More recently, the book On Fire by Naomi Klein published in 2019 in Québec, alerted us on why we are not taking action and suggested that a Green New Deal be put in place without delay. We share with the author the conviction that we must, without delay, engage our societies in the construction of a new world in order to stop the destruction of our home—Earth. Let’s be objective, the way of life of the most developed countries, like ours, has caused and continues to cause the greatest damage. It is paired with the increasing moral decline of our fellow citizens before the growing climate emergency.

To end on a slightly more positive note, we recommend reading Emmanuel Druon’s book, Ecolonomy. Based on the observation that it is more economical to produce ecologically, Emmanuel has transformed, over the last 25 years, his company Pochéco, that manufactures envelopes, and strives to achieve total autonomy in water and electricity, to ensure the recycling of all its waste, and to do it without polluting products. Over time, Emmanuel and his team have extended their field of action to reforestation, wastewater treatment using natural methods, and permaculture to limit the impact of their ecological footprint as much as possible. Pochéco is one of the model companies featured in the film Tomorrow. At Rapido, we are working with the company’s design office on our future projects to reduce our environmental impact as much as possible.

We felt it was important to draw from these books to raise the debate and to define the context in which we operate. We will soon publish an article entitled How Books Have Changed the World. More than ever, it is becoming urgent to match our actions to our words. At Rapido, we believe it is better to restrain ourselves than to be constrained to act.

We all remember these few sentences from Albert Camus’ speech when he received the Nobel Prize in 1957, “Each generation doubtless feels called upon to reform the world. Mine knows that it will not reform it, but its task is perhaps even greater. It consists in preventing the world from destroying itself.” We invite you to read or to listen again to this humble and beautiful message which speaks to us with a strange timeliness. Our freedom depends on our sense of responsibility.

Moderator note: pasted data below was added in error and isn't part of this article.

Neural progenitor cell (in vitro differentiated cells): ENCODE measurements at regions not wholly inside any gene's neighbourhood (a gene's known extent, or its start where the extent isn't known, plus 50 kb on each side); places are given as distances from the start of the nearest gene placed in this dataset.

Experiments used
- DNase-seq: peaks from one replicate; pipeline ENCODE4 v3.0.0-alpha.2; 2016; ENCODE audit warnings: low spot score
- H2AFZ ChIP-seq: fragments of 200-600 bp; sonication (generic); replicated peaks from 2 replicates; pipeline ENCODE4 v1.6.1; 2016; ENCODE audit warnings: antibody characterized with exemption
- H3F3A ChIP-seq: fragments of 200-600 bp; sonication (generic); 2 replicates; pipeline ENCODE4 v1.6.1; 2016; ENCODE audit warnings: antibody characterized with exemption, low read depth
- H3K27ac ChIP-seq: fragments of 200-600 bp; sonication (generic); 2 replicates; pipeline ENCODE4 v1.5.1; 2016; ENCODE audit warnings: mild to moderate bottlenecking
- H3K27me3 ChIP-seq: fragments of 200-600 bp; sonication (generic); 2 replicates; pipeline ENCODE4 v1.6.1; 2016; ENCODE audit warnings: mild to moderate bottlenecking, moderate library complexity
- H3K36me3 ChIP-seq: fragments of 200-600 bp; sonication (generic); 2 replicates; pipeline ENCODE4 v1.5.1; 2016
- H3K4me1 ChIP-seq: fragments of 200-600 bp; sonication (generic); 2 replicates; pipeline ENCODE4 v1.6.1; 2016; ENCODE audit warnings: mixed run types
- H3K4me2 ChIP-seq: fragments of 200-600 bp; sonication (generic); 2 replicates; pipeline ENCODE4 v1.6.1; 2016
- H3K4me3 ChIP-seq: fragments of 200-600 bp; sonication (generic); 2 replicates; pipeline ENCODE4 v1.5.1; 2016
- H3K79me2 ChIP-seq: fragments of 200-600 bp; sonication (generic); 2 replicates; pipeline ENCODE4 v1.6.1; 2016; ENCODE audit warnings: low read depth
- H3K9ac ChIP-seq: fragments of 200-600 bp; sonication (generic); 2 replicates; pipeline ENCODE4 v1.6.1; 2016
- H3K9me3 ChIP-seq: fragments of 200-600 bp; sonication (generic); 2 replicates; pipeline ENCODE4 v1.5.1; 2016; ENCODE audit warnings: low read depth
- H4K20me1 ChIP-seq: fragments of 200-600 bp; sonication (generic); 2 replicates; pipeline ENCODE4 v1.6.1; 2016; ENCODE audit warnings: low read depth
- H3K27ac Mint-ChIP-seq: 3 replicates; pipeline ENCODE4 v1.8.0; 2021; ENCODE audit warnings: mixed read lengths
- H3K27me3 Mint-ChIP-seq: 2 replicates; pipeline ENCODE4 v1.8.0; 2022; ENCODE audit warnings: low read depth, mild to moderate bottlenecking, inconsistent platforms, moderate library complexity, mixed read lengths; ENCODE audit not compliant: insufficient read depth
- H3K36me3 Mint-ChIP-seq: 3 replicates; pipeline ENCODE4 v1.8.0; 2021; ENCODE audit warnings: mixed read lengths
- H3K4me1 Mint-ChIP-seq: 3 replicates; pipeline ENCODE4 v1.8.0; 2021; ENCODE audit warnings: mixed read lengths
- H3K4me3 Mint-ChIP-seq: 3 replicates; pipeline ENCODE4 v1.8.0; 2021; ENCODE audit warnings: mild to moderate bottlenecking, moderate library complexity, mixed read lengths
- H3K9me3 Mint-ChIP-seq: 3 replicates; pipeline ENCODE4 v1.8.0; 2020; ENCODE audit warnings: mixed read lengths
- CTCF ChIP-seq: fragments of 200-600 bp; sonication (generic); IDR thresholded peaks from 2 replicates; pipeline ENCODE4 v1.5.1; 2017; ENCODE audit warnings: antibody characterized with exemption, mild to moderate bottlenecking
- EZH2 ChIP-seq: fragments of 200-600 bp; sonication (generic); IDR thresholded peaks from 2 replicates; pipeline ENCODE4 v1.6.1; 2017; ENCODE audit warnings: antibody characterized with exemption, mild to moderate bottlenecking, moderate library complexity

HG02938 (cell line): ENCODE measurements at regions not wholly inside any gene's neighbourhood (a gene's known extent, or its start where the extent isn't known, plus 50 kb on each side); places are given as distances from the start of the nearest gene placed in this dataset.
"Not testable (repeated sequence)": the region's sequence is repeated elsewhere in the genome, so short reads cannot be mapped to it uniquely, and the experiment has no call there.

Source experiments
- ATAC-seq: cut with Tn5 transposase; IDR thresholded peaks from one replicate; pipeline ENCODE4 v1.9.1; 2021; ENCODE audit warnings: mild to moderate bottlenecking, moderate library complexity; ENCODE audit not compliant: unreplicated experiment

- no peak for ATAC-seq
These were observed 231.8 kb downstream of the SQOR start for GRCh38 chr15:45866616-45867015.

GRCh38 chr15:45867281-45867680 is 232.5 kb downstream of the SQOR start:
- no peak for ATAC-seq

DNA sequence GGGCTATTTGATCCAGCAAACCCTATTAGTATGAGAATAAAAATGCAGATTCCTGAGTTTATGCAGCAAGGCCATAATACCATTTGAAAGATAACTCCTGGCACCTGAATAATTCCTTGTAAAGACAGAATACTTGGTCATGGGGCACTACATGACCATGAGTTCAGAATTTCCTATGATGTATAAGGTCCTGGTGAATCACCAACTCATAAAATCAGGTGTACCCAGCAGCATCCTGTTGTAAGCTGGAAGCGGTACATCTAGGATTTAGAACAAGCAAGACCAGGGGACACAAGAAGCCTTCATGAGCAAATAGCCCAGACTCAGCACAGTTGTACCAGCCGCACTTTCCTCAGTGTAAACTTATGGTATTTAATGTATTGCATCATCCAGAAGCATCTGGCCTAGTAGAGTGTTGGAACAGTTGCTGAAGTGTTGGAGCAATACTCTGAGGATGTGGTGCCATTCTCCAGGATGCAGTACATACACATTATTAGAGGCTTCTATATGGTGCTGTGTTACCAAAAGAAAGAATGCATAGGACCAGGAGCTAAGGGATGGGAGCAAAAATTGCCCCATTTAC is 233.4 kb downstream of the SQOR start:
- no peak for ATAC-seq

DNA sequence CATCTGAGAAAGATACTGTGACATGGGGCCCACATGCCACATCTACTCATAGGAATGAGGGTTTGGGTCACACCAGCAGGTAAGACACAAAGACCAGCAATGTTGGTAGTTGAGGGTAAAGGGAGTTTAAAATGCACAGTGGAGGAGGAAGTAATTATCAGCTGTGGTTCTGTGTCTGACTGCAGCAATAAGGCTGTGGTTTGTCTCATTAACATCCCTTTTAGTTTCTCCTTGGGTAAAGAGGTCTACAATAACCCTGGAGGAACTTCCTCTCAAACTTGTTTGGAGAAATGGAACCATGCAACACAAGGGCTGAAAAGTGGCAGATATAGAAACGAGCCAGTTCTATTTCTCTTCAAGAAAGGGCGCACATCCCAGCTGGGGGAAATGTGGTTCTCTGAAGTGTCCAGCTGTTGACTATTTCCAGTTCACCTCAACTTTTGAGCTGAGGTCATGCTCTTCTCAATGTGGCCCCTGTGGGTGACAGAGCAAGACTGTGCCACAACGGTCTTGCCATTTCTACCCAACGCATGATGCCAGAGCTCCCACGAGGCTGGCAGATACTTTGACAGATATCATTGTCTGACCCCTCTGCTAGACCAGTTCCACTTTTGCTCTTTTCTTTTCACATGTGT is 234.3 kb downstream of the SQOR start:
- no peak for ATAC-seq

The Observations Are Made

There is no need to reassert all the predictions that have been warning us for years that wasteful growth is no longer sustainable. Faced with the degradation of the environment, public awareness is obvious. The technological solutions that were supposed to solve the global warming equation without confronting our consumption patterns are beginning to lose ground. We have to admit it, the performance of electric cars, windmills, and photovoltaic panels is disappointing.
So, unless we decide to return to our great-grandparents’ lifestyle, sobriety is undoubtedly the shortest route to reduce pollution in the broad sense. Instead of castigating the industry for its excesses, we should make use of the treasures of intelligence and competence it holds, as they enable it to make tremendous progress year after year. Let us also not forget that a world without industry is a world of poverty.

We also do not believe that we should make citizens feel guilty about their behaviour. It would be better to encourage them to make better choices and especially to consume locally. Our future lies in short circuits, productivity, and courageous choices . . . and certainly not in the punishment and discouragement that the media censors have mastered.

You understand that our aim is to get out of all these sterile debates where we look for a guilty party. It is obviously easier to blame someone than to take action. Every new path we take is fraught with risk, whereas gossip is never accountable. Starting the general mobilization of the population in a grand project for society would be more effective in overcoming the immense challenges that lie ahead, rather than announcing the end of time. The society that has been unravelled by the onslaught of individualism, comfort, and technical progress needs to be repaired. This will certainly not happen through demagogic speeches, but through the best of our species: our collective intelligence, so dear to the philosopher John Dewey.